In the past year, many H-1B petitions have received denials based on the university at which the Beneficiary earned their U.S Master’s degree. In order to file under the U.S Master’s Cap Quota, a Beneficiary’s degree must meet the statutory education requirements. These requirements, while well established, can cause some confusion. Therefore, this article will explore the two following questions:
(1) What are the education standards required by USCIS in order to file under the U.S Master’s Cap for H-1B?
(2) If a Beneficiary does not qualify for the U.S Master’s Cap, how should their case be approached?
In order to file an H-1B under the U.S Master’s Cap, there are certain requirements that must be met. A failure to adhere to these requirements results in Requests for Evidence and often, denials. Therefore, strict attention to the statutory language is imperative when deciding whether or not the U.S Master’s Cap applies. The relevant statutory language is provided below:
Section 101(a) of the Higher Education Act of 1965:
INSTITUTION OF HIGHER EDUCATION- For purposes of this Act, other than title IV, the term institution of higher education’ means an educational institution in any State that–
(1) Admits as regular students only persons having a certificate of graduation from a school providing secondary education, or the recognized equivalent of such a certificate;
(2) Is legally authorized within such State to provide a program of education beyond secondary education;
(3) Provides an educational program for which the institution awards a bachelor’s degree or provides not less than a 2-year program that is acceptable for full credit toward such a degree;
(4) Is a public or other nonprofit institution; and
(5)Is accredited by a nationally recognized accrediting agency or association, or if not so accredited, is an institution that has been granted preaccreditation status by such an agency or association that has been recognized by the Secretary for the granting of preaccreditation status, and the Secretary has determined that there is satisfactory assurance that the institution will meet the accreditation standards of such an agency or association within a reasonable time.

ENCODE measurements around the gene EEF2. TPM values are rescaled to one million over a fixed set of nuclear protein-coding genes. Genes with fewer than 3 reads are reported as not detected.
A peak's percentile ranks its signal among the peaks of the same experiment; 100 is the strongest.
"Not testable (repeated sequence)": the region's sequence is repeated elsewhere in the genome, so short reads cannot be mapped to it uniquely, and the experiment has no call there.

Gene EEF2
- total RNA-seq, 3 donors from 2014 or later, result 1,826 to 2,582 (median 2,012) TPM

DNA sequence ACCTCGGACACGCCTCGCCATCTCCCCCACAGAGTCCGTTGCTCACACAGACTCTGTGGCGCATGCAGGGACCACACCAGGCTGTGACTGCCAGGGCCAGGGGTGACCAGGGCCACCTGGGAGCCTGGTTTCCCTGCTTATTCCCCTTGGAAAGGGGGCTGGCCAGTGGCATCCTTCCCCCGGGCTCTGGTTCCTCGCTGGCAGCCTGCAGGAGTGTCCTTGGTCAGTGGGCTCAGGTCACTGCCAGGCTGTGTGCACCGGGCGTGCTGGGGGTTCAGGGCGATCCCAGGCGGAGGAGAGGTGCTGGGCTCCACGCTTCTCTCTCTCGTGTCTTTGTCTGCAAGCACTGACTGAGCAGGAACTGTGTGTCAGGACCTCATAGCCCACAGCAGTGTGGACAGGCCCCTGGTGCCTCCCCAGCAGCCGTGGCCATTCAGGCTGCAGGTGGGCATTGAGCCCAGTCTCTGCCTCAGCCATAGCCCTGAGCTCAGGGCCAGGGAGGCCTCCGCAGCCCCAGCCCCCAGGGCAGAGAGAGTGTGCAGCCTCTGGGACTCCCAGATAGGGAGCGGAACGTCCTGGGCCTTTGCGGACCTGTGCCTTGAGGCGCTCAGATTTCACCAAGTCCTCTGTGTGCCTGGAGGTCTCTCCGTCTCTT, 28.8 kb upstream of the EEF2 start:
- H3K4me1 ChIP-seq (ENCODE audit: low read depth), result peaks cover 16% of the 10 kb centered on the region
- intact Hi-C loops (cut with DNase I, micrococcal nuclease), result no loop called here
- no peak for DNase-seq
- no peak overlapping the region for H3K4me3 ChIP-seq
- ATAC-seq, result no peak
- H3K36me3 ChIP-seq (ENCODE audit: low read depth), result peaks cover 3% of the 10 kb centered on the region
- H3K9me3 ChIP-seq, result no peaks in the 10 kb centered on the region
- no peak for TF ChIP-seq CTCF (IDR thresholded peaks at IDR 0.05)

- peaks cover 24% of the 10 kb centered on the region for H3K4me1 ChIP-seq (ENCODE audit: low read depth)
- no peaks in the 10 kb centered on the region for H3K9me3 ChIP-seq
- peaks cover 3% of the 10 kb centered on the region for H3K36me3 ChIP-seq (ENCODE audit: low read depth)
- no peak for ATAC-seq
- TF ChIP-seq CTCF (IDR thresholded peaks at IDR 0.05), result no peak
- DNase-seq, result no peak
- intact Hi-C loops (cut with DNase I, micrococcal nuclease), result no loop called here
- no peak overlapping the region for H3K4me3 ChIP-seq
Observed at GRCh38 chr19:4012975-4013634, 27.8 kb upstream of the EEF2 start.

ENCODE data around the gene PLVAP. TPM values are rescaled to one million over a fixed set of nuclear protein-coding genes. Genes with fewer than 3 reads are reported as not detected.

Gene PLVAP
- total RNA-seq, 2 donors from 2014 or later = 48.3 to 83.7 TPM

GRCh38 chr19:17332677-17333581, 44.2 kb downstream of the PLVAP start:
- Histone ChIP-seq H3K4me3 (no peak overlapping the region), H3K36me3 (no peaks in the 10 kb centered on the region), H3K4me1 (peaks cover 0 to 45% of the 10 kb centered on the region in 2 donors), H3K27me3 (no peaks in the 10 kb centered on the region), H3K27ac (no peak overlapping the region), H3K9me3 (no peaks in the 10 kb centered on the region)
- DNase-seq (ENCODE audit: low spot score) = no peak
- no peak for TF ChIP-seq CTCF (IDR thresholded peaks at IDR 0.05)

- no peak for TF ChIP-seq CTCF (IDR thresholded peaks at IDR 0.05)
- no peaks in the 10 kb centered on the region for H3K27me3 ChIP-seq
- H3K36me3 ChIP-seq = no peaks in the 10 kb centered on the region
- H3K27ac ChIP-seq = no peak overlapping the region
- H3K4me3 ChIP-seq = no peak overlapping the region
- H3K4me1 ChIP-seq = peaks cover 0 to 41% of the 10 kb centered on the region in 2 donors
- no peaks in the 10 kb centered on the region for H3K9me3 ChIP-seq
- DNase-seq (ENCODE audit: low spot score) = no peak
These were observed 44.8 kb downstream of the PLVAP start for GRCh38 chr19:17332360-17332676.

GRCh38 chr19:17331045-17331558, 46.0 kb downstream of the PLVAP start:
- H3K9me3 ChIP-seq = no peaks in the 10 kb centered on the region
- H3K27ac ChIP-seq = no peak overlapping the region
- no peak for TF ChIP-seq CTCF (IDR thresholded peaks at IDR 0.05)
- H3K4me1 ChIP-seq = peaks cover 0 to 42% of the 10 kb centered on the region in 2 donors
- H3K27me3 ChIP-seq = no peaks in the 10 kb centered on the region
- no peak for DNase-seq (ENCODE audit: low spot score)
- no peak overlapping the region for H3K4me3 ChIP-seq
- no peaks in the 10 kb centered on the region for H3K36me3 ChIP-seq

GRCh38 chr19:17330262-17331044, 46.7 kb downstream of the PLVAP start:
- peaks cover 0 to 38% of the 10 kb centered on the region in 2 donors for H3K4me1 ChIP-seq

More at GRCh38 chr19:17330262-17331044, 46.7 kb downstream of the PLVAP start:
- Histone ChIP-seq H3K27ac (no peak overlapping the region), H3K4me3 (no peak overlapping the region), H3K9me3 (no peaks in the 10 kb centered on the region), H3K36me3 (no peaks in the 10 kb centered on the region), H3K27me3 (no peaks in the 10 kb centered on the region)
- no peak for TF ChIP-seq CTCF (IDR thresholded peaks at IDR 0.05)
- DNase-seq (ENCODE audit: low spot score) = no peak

In previous years, USCIS treated the Master’s Cap petitions liberally with regard to the type of U.S institution of higher education that granted the beneficiary’s advanced degree. This past year, however, there were a large number of RFEs and subsequent denials holding that beneficiaries had graduated from a university, college, or school which did not meet the statutory requirement. It is apparent, therefore, that USCIS is applying the statute more strictly than in the past and therefore the guidelines must be thoroughly considered. Currently, the law stands as follows:
The Institution Must be a Public or Other Nonprofit Institution
Under the law, to qualify for the U.S Master’s Cap, the Beneficiary’s U.S degree must be issued by an institution of higher education that is “a public or other nonprofit institution.” Therefore, if a school is “for-profit,” USCIS will hold that the degree does not meet the Master’s Cap statutory requirement. This is important because many private schools are for-profit institutions. Therefore, in deciding whether one can apply under the U.S Master’s Cap, it is important to check whether the institution at which the degree was earned is “for-profit” or whether the intuition is public or nonprofit. This can usually be done by simply checking the institution’s website. If you are unsure, you can also call the institution and simply ask.
The Institution Must Be Accredited
Similarly, under the law, the institution must also be “accredited by a nationally recognized accrediting agency or association” or “granted a pre-accreditation status.” This is a multi-faceted requirement. Not only must the institution be accredited, it must also be accredited by a national recognized accrediting agency or association. If the accrediting agency or association is not nationally recognized, the school will be considered not accredited for purposes of meeting the statutory requirements for Master’s Cap purposes. In order to determine whether an institution is accredited or has been granted pre-accredited status, you can check the institution’s website or simply call the school. If the institution is NOT accredited by a nationally recognized institution, applying under the U.S Master’s Cap will result in an RFE and almost certainly a denial. In the past year, as evidenced by the number of RFEs and denials, USCIS has taken this requirement very seriously. As such, it is important to strictly adhere to the statutory requirement in order to obtain a favorable decision in applying under the Cap.